U.S. President Barack Obama met with Congressional leaders on Wednesday to discuss the U.S. response to advances by Sunni militants in Iraq, Xinhua reported.
The meeting included Senate Majority Leader Harry Reid, House Speaker John Boehner, Democratic Leader Nancy Pelosi and Senate Minority Leader Mitch McConnell, the White House said in a statement.
Obama updated the leaders on the U.S. efforts to respond to the threat from to the Islamic State in Iraq and Levant (ISIL) by urging Iraq's leaders to set aside sectarian agendas and to come together with a sense of national unity, it said.
The president also reviewed U.S. efforts to strengthen the capacity of Iraq's security forces to confront the threat from ISIL, including options for increased security assistance, it added.
Obama pledged to continue consulting closely with Congress going forward, it said.
The situation in Iraq continues to deteriorate since bloody clashes between insurgent groups and government forces broke out earlier this month. Large swathes of Iraq's northern territories are now in the hands of militant groups, fueling fears the country may split and a full-blown sectarian war may erupt in the Middle East.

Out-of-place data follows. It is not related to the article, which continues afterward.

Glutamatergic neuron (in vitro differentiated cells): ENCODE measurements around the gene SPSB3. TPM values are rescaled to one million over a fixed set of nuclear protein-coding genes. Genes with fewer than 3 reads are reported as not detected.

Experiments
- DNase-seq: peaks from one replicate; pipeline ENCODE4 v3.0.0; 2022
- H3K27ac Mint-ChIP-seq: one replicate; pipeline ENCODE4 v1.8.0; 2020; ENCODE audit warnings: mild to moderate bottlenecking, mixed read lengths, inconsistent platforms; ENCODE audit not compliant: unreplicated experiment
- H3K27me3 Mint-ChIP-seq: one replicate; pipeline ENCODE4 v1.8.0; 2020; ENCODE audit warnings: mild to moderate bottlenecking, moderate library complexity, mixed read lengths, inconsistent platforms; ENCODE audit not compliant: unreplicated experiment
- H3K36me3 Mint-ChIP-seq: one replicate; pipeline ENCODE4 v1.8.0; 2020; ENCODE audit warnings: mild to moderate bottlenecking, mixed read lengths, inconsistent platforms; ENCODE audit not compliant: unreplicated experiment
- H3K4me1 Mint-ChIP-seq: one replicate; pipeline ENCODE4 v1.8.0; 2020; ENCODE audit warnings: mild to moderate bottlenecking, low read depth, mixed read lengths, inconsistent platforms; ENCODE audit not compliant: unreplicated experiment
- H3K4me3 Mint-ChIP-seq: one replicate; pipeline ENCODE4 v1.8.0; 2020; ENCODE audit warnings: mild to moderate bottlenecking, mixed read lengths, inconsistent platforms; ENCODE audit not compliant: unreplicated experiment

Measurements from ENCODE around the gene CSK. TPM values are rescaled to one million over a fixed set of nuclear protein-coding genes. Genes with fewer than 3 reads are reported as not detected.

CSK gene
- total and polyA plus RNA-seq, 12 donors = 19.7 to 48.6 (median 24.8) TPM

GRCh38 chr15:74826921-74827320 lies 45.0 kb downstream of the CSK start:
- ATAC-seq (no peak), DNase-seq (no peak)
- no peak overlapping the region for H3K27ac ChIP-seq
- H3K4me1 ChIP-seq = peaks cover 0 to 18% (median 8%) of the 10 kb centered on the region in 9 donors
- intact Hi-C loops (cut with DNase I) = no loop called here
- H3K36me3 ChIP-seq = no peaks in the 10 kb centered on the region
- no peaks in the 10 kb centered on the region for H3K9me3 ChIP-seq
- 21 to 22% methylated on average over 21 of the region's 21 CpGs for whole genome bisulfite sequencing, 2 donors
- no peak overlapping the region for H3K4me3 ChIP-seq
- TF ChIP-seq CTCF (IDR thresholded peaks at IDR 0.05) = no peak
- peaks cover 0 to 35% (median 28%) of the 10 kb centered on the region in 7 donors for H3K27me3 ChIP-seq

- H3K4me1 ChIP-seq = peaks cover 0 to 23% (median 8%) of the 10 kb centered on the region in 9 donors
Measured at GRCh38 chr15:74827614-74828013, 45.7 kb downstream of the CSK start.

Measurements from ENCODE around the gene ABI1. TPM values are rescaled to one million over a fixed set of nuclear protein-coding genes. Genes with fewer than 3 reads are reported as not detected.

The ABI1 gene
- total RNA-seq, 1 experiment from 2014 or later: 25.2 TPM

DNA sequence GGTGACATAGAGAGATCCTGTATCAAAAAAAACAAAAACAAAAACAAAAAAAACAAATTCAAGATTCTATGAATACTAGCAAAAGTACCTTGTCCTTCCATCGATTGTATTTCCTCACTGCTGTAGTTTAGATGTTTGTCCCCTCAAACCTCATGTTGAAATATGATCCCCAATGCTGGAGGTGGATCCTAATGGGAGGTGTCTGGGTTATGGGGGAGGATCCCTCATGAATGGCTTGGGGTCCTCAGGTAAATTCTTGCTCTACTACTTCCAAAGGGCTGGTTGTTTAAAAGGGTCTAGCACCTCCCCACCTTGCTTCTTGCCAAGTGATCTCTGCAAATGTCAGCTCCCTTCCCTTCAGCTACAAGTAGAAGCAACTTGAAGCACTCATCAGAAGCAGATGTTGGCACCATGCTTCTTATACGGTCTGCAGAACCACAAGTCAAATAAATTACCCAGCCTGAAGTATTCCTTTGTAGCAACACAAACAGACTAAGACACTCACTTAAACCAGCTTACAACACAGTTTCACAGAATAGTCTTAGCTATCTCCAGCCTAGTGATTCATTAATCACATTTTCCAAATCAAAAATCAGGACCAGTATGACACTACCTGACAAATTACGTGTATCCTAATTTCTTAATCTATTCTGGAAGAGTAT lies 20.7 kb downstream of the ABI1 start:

Last week, Obama said he would decide in the days ahead whether to use U.S. military force to hold off the tide of radicals, although he ruled out putting U.S. boots on the ground.
On Wednesday, National Security Council spokeswoman Caitlin Hayden said Obama "has not made a decision" on airstrikes.
"At this stage, the only thing that remains ruled out is more U. S. troops in a combat role," news website The Hill quoted Hayden as saying.
She reiterated that the Obama administration wants to see the Iraqi government work with other groups for a solution. "As we've said, the solution that is needed is an Iraqi one -- any U.S. military options are in support of that strategy."